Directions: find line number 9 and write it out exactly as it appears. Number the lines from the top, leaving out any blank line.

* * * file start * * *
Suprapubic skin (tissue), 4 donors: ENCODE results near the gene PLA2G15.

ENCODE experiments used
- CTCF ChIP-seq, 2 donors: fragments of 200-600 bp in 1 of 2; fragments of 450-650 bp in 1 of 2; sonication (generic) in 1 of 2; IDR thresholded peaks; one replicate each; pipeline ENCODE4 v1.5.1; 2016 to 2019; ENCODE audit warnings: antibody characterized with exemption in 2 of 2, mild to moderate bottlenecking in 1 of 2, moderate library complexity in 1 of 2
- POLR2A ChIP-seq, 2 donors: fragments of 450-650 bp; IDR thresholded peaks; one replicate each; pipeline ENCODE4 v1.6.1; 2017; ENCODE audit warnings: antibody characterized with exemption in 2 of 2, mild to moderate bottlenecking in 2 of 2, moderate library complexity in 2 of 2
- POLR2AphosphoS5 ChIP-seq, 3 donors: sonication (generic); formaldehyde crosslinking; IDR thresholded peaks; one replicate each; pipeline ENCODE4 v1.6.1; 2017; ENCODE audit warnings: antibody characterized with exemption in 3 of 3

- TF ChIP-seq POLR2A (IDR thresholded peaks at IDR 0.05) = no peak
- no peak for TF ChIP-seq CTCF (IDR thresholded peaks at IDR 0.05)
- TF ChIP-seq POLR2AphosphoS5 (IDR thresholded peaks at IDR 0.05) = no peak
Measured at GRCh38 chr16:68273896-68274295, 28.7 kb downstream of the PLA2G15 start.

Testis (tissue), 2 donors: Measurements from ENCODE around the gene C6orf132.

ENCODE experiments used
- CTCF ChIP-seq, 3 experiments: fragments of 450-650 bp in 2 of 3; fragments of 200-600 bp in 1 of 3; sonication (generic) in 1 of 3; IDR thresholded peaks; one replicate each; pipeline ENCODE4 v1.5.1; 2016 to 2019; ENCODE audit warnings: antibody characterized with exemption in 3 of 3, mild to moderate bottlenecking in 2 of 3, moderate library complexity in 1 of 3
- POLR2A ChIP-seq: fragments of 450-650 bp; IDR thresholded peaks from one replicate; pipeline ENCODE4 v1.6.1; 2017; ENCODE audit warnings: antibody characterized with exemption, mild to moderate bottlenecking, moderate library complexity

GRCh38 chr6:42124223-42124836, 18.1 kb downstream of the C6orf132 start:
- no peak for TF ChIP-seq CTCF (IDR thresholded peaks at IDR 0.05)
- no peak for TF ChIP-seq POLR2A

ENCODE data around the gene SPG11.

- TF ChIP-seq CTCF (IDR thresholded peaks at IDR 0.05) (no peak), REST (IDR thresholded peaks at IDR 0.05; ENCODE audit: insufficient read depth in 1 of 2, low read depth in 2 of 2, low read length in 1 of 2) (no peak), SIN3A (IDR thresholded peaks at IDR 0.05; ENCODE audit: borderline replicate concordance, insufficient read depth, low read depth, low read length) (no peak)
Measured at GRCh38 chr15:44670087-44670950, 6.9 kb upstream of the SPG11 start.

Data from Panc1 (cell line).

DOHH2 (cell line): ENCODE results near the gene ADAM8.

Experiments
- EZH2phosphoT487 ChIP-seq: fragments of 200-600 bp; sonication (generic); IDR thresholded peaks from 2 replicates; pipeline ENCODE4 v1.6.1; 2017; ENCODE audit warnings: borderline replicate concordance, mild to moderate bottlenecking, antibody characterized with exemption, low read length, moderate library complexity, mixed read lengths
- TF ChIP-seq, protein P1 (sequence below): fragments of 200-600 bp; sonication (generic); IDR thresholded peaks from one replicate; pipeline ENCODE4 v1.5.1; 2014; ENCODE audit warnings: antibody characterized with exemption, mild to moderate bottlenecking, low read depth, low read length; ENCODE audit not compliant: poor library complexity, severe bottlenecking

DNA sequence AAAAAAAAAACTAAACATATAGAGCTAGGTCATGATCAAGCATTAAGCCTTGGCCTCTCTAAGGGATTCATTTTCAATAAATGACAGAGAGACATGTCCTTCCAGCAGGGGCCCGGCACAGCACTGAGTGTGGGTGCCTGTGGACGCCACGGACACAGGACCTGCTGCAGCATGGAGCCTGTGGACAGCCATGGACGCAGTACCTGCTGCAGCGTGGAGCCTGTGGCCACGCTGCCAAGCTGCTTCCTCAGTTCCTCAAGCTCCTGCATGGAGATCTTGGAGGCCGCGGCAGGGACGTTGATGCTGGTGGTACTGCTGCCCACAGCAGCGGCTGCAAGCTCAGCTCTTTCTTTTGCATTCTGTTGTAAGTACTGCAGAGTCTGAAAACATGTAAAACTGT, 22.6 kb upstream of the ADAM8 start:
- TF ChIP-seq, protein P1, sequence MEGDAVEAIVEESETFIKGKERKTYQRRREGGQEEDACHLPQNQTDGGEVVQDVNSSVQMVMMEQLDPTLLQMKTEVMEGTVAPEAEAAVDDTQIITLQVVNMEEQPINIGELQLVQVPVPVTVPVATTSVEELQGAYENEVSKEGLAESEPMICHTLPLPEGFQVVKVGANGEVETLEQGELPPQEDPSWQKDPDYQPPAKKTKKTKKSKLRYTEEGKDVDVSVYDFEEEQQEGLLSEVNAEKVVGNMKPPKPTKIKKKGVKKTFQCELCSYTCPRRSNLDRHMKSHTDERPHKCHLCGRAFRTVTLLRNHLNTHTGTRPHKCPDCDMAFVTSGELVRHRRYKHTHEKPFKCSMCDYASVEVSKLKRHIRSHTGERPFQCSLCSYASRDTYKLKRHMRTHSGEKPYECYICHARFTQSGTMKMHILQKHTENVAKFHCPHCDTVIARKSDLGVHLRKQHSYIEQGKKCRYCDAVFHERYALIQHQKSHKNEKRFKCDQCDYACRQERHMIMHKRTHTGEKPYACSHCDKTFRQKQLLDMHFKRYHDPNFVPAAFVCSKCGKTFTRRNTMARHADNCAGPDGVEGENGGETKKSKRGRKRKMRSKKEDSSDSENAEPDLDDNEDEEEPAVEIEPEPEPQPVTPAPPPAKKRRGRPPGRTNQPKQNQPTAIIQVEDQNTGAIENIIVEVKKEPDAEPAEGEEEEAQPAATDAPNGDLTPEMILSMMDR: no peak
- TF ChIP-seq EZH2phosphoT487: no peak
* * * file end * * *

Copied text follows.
Measured at GRCh38 chr16:68273896-68274295, 28.7 kb downstream of the PLA2G15 start.